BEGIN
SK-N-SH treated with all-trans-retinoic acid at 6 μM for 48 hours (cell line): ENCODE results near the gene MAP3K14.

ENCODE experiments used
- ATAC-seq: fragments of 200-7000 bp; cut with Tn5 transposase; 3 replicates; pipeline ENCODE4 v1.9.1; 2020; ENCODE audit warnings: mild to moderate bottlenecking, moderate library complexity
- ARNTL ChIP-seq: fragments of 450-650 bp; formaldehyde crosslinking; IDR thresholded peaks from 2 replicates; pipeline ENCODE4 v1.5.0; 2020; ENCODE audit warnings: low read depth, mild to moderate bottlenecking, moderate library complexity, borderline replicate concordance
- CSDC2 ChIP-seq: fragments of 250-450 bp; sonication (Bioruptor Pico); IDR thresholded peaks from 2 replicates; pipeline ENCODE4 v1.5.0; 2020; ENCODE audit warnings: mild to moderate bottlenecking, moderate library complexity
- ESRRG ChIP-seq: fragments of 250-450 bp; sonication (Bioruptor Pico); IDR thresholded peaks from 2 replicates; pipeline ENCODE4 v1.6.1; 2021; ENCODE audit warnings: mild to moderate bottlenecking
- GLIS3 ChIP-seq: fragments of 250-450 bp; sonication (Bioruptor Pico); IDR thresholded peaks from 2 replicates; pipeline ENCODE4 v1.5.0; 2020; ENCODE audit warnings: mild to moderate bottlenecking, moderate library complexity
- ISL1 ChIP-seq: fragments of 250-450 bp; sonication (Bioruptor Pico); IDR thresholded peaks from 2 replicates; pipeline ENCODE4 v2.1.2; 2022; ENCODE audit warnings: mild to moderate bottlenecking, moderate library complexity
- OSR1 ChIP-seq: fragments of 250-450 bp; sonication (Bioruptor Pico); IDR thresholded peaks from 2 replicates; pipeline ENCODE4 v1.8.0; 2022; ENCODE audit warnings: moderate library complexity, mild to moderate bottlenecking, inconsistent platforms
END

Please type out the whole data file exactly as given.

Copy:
SK-N-SH treated with all-trans-retinoic acid at 6 μM for 48 hours (cell line): ENCODE results near the gene MAP3K14.

ENCODE experiments used
- ATAC-seq: fragments of 200-7000 bp; cut with Tn5 transposase; 3 replicates; pipeline ENCODE4 v1.9.1; 2020; ENCODE audit warnings: mild to moderate bottlenecking, moderate library complexity
- ARNTL ChIP-seq: fragments of 450-650 bp; formaldehyde crosslinking; IDR thresholded peaks from 2 replicates; pipeline ENCODE4 v1.5.0; 2020; ENCODE audit warnings: low read depth, mild to moderate bottlenecking, moderate library complexity, borderline replicate concordance
- CSDC2 ChIP-seq: fragments of 250-450 bp; sonication (Bioruptor Pico); IDR thresholded peaks from 2 replicates; pipeline ENCODE4 v1.5.0; 2020; ENCODE audit warnings: mild to moderate bottlenecking, moderate library complexity
- ESRRG ChIP-seq: fragments of 250-450 bp; sonication (Bioruptor Pico); IDR thresholded peaks from 2 replicates; pipeline ENCODE4 v1.6.1; 2021; ENCODE audit warnings: mild to moderate bottlenecking
- GLIS3 ChIP-seq: fragments of 250-450 bp; sonication (Bioruptor Pico); IDR thresholded peaks from 2 replicates; pipeline ENCODE4 v1.5.0; 2020; ENCODE audit warnings: mild to moderate bottlenecking, moderate library complexity
- ISL1 ChIP-seq: fragments of 250-450 bp; sonication (Bioruptor Pico); IDR thresholded peaks from 2 replicates; pipeline ENCODE4 v2.1.2; 2022; ENCODE audit warnings: mild to moderate bottlenecking, moderate library complexity
- OSR1 ChIP-seq: fragments of 250-450 bp; sonication (Bioruptor Pico); IDR thresholded peaks from 2 replicates; pipeline ENCODE4 v1.8.0; 2022; ENCODE audit warnings: moderate library complexity, mild to moderate bottlenecking, inconsistent platforms